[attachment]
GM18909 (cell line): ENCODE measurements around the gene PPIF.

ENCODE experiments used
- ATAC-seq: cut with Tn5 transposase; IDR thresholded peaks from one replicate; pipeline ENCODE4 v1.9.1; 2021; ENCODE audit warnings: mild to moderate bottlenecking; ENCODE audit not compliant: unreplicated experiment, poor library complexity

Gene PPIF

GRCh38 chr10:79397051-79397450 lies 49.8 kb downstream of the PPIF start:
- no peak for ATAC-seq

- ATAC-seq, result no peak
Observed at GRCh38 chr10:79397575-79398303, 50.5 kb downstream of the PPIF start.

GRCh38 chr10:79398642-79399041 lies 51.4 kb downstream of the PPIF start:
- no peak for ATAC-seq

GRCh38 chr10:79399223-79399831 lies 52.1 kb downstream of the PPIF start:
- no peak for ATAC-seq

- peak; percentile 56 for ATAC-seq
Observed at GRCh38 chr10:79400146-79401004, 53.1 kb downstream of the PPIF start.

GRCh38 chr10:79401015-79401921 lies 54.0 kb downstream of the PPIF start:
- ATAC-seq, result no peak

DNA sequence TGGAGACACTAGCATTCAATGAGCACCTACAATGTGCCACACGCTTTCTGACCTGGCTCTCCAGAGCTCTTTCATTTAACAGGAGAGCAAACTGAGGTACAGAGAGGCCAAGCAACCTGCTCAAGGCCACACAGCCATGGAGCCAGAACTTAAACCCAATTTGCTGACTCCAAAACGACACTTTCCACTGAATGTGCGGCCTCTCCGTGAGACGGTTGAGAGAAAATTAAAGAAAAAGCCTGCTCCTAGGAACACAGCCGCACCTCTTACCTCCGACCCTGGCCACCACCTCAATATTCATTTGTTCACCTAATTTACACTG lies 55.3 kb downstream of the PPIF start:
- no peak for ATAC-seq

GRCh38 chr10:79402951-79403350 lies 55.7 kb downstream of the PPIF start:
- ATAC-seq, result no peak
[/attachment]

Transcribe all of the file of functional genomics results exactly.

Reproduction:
GM18909 (cell line): ENCODE measurements around the gene PPIF.

ENCODE experiments used
- ATAC-seq: cut with Tn5 transposase; IDR thresholded peaks from one replicate; pipeline ENCODE4 v1.9.1; 2021; ENCODE audit warnings: mild to moderate bottlenecking; ENCODE audit not compliant: unreplicated experiment, poor library complexity

Gene PPIF

GRCh38 chr10:79397051-79397450 lies 49.8 kb downstream of the PPIF start:
- no peak for ATAC-seq

- ATAC-seq, result no peak
Observed at GRCh38 chr10:79397575-79398303, 50.5 kb downstream of the PPIF start.

GRCh38 chr10:79398642-79399041 lies 51.4 kb downstream of the PPIF start:
- no peak for ATAC-seq

GRCh38 chr10:79399223-79399831 lies 52.1 kb downstream of the PPIF start:
- no peak for ATAC-seq

- peak; percentile 56 for ATAC-seq
Observed at GRCh38 chr10:79400146-79401004, 53.1 kb downstream of the PPIF start.

GRCh38 chr10:79401015-79401921 lies 54.0 kb downstream of the PPIF start:
- ATAC-seq, result no peak

DNA sequence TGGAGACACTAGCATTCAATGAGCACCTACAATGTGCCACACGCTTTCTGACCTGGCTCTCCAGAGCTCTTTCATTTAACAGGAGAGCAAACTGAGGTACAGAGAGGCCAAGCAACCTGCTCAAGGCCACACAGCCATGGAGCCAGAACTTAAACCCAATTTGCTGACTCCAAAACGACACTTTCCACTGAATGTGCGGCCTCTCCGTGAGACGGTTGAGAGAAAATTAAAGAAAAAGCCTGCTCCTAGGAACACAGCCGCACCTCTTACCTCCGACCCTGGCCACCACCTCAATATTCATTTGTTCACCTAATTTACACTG lies 55.3 kb downstream of the PPIF start:
- no peak for ATAC-seq

GRCh38 chr10:79402951-79403350 lies 55.7 kb downstream of the PPIF start:
- ATAC-seq, result no peak